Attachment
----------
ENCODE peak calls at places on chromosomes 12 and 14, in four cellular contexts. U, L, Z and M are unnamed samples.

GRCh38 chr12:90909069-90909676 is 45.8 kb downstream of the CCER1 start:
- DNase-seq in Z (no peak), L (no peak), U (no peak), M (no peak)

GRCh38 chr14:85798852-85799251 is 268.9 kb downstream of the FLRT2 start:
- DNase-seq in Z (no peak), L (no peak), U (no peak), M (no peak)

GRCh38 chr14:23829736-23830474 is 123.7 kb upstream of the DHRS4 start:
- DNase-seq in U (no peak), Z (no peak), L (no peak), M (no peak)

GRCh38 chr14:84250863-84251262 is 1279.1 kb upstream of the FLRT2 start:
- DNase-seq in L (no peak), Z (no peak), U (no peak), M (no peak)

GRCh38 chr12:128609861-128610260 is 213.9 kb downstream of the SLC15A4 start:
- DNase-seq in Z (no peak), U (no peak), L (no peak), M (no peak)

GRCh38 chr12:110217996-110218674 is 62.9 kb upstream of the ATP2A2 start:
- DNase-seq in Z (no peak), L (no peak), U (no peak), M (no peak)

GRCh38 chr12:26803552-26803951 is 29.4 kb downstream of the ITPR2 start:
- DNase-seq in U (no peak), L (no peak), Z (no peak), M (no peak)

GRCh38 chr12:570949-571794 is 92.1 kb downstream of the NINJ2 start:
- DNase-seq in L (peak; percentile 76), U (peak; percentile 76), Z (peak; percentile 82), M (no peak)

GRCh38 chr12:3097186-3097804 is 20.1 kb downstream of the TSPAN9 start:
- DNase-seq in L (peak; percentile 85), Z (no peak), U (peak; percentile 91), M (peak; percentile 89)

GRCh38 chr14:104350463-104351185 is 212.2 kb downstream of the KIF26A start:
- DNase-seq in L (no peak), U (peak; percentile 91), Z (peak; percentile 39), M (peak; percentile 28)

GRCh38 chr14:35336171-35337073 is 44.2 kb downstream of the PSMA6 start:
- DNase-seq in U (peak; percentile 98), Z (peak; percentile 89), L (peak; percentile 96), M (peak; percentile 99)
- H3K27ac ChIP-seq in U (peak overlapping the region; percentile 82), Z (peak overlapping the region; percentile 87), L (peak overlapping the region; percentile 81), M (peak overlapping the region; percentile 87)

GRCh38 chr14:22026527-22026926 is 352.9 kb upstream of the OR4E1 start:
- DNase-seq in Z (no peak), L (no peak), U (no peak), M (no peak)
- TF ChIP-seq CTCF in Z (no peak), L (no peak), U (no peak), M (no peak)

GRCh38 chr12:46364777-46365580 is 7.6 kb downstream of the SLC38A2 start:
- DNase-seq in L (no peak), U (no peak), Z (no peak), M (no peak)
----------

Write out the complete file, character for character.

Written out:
ENCODE peak calls at places on chromosomes 12 and 14, in four cellular contexts. U, L, Z and M are unnamed samples.

GRCh38 chr12:90909069-90909676 is 45.8 kb downstream of the CCER1 start:
- DNase-seq in Z (no peak), L (no peak), U (no peak), M (no peak)

GRCh38 chr14:85798852-85799251 is 268.9 kb downstream of the FLRT2 start:
- DNase-seq in Z (no peak), L (no peak), U (no peak), M (no peak)

GRCh38 chr14:23829736-23830474 is 123.7 kb upstream of the DHRS4 start:
- DNase-seq in U (no peak), Z (no peak), L (no peak), M (no peak)

GRCh38 chr14:84250863-84251262 is 1279.1 kb upstream of the FLRT2 start:
- DNase-seq in L (no peak), Z (no peak), U (no peak), M (no peak)

GRCh38 chr12:128609861-128610260 is 213.9 kb downstream of the SLC15A4 start:
- DNase-seq in Z (no peak), U (no peak), L (no peak), M (no peak)

GRCh38 chr12:110217996-110218674 is 62.9 kb upstream of the ATP2A2 start:
- DNase-seq in Z (no peak), L (no peak), U (no peak), M (no peak)

GRCh38 chr12:26803552-26803951 is 29.4 kb downstream of the ITPR2 start:
- DNase-seq in U (no peak), L (no peak), Z (no peak), M (no peak)

GRCh38 chr12:570949-571794 is 92.1 kb downstream of the NINJ2 start:
- DNase-seq in L (peak; percentile 76), U (peak; percentile 76), Z (peak; percentile 82), M (no peak)

GRCh38 chr12:3097186-3097804 is 20.1 kb downstream of the TSPAN9 start:
- DNase-seq in L (peak; percentile 85), Z (no peak), U (peak; percentile 91), M (peak; percentile 89)

GRCh38 chr14:104350463-104351185 is 212.2 kb downstream of the KIF26A start:
- DNase-seq in L (no peak), U (peak; percentile 91), Z (peak; percentile 39), M (peak; percentile 28)

GRCh38 chr14:35336171-35337073 is 44.2 kb downstream of the PSMA6 start:
- DNase-seq in U (peak; percentile 98), Z (peak; percentile 89), L (peak; percentile 96), M (peak; percentile 99)
- H3K27ac ChIP-seq in U (peak overlapping the region; percentile 82), Z (peak overlapping the region; percentile 87), L (peak overlapping the region; percentile 81), M (peak overlapping the region; percentile 87)

GRCh38 chr14:22026527-22026926 is 352.9 kb upstream of the OR4E1 start:
- DNase-seq in Z (no peak), L (no peak), U (no peak), M (no peak)
- TF ChIP-seq CTCF in Z (no peak), L (no peak), U (no peak), M (no peak)

GRCh38 chr12:46364777-46365580 is 7.6 kb downstream of the SLC38A2 start:
- DNase-seq in L (no peak), U (no peak), Z (no peak), M (no peak)